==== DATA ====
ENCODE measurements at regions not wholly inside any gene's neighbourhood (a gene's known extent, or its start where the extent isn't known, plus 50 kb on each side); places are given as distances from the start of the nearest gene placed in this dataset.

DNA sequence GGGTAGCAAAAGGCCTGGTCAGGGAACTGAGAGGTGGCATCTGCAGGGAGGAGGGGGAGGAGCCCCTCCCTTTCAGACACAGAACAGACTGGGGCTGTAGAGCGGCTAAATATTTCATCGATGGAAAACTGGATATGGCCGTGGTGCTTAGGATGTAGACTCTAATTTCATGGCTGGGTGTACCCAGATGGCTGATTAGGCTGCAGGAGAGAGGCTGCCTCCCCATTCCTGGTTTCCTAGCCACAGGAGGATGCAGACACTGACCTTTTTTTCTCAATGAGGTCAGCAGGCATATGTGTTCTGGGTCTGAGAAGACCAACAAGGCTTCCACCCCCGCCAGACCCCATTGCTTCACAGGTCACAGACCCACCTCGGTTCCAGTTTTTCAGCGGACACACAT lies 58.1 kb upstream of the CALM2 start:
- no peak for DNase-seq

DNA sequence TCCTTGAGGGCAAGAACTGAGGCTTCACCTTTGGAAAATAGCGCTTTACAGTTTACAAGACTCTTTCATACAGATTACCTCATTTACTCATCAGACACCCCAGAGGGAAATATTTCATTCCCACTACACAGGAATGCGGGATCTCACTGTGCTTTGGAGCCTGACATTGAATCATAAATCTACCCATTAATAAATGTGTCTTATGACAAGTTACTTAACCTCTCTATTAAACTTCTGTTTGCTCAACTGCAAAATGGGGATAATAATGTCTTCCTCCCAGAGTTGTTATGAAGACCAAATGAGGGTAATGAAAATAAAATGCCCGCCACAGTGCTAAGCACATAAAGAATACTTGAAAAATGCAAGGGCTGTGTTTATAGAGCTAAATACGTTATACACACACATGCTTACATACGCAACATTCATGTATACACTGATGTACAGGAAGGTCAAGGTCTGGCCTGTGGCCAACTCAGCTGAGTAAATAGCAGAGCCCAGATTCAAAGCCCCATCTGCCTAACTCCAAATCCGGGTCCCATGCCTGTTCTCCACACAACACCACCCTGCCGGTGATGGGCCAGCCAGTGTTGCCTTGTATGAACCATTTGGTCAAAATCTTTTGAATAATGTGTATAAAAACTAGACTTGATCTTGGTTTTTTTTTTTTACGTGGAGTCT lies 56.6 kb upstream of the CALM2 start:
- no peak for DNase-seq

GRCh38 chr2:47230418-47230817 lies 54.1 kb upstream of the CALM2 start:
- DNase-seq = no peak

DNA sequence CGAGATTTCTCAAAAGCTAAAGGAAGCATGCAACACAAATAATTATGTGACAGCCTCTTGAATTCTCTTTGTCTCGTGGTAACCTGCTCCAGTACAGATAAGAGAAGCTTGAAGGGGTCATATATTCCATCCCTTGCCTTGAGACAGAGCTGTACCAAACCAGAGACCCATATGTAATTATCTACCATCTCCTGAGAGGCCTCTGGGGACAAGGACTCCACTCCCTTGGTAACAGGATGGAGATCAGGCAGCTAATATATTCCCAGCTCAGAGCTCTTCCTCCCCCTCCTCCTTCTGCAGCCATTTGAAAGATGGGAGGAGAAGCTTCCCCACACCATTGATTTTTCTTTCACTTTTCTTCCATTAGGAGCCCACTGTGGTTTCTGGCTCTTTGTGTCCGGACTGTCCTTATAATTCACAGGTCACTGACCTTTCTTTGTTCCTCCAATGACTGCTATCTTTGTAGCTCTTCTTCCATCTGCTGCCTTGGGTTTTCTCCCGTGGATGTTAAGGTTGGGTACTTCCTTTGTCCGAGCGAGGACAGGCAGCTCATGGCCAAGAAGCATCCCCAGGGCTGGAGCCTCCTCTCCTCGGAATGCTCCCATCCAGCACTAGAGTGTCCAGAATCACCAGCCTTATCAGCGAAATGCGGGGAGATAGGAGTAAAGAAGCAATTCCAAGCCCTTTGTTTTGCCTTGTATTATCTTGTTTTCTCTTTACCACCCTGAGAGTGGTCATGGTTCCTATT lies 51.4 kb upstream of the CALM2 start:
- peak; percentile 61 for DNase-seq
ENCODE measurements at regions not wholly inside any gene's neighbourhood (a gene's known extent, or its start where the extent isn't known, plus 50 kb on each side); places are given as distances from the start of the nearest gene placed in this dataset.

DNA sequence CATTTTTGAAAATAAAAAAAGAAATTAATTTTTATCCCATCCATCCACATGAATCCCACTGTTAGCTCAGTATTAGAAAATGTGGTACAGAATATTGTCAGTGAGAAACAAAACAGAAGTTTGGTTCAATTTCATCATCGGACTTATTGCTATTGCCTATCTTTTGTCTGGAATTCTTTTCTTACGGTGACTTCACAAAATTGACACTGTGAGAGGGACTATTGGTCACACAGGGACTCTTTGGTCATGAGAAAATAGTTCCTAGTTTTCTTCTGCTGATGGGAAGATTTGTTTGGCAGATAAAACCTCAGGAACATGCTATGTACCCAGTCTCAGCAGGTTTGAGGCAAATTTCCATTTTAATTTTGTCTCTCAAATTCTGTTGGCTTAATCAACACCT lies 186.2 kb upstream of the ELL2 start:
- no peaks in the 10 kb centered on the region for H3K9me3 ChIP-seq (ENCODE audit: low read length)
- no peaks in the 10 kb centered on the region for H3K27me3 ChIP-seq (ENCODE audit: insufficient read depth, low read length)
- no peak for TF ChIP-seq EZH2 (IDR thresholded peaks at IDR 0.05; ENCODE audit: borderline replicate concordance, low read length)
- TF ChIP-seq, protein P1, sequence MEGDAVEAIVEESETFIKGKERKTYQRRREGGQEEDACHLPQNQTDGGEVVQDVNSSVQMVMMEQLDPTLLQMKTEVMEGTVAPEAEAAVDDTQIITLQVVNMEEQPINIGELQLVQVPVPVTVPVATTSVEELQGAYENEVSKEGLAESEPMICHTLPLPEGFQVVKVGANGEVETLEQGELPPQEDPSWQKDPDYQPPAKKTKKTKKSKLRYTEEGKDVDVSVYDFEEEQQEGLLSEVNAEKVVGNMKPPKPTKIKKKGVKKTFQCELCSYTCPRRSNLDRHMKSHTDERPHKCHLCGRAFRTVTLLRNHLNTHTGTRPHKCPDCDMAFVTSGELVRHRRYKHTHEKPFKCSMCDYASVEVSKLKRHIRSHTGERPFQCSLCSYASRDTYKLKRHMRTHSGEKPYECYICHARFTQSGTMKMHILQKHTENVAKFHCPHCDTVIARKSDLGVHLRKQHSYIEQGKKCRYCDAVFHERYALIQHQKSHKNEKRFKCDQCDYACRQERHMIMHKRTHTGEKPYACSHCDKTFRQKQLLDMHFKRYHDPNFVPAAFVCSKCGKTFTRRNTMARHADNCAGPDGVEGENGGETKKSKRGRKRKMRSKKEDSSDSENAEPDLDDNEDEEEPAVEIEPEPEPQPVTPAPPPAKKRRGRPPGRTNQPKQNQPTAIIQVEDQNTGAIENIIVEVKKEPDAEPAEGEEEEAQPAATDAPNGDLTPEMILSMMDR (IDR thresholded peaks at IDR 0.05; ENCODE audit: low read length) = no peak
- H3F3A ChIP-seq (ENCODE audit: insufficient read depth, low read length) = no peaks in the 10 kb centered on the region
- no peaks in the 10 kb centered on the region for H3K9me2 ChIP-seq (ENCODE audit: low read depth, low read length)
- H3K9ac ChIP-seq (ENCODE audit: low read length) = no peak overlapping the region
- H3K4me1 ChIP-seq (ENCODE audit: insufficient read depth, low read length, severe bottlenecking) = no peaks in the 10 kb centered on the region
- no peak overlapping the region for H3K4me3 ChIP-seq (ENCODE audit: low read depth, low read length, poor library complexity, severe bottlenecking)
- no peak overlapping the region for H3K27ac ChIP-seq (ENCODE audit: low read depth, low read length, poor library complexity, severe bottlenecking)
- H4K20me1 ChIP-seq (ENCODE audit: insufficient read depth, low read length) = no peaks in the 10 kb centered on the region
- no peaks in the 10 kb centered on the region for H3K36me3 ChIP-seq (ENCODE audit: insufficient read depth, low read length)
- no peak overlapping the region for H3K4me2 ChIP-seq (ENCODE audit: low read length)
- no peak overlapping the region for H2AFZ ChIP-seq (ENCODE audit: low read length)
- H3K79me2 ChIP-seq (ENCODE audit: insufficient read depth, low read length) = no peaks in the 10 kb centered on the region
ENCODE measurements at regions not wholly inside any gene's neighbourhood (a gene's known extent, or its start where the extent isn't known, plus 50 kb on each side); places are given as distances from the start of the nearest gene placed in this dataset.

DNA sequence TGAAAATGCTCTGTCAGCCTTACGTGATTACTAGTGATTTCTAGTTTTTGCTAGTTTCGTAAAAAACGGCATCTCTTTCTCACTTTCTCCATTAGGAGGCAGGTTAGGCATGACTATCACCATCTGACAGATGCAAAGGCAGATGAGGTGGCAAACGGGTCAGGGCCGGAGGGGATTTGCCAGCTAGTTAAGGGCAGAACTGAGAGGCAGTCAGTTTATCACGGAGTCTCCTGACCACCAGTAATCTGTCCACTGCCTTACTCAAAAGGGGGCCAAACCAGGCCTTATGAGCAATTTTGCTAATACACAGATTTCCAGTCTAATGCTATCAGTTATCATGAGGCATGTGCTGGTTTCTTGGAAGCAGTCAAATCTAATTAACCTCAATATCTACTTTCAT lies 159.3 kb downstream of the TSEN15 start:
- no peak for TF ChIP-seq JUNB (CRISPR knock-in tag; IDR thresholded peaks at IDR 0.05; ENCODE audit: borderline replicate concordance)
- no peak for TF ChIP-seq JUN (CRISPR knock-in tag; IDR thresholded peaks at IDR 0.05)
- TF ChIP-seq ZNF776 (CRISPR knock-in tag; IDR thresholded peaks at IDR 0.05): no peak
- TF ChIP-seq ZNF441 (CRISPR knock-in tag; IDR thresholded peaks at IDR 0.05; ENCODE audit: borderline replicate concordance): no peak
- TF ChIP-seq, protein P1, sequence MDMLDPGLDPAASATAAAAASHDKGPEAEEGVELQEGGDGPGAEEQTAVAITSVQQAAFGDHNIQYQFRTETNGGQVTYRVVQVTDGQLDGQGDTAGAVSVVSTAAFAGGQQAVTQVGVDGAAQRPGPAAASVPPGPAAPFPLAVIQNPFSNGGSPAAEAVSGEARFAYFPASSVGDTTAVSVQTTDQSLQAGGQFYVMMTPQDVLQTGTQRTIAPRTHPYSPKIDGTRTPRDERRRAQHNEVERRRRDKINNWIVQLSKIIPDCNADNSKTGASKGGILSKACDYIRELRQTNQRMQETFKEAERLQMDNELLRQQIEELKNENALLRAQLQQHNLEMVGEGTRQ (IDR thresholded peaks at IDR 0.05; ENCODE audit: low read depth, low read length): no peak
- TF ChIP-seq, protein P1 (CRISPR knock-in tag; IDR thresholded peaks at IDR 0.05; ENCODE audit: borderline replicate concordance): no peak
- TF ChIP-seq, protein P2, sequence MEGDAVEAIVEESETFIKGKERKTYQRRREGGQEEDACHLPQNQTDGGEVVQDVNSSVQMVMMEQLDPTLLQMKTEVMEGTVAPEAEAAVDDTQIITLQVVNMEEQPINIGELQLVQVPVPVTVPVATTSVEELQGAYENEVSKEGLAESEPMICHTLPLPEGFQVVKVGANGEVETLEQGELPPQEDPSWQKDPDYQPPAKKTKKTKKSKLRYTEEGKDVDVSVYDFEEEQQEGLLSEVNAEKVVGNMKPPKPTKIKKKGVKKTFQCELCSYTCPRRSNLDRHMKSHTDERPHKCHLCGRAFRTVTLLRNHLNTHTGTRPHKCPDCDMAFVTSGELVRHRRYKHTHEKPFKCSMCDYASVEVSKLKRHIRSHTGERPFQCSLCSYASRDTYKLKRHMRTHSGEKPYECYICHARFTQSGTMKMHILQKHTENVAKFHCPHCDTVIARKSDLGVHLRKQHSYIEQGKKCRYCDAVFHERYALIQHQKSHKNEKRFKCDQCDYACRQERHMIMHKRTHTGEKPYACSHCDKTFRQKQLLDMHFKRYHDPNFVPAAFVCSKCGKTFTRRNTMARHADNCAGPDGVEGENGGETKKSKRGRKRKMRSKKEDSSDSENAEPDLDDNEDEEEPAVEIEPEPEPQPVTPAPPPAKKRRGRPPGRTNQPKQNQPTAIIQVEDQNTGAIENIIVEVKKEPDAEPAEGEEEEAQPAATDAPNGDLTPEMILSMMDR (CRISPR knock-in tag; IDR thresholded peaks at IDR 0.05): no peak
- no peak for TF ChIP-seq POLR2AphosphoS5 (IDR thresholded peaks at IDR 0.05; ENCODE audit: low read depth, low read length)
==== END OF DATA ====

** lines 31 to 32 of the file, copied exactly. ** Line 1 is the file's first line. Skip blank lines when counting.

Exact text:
- TF ChIP-seq ZNF776 (CRISPR knock-in tag; IDR thresholded peaks at IDR 0.05): no peak
- TF ChIP-seq ZNF441 (CRISPR knock-in tag; IDR thresholded peaks at IDR 0.05; ENCODE audit: borderline replicate concordance): no peak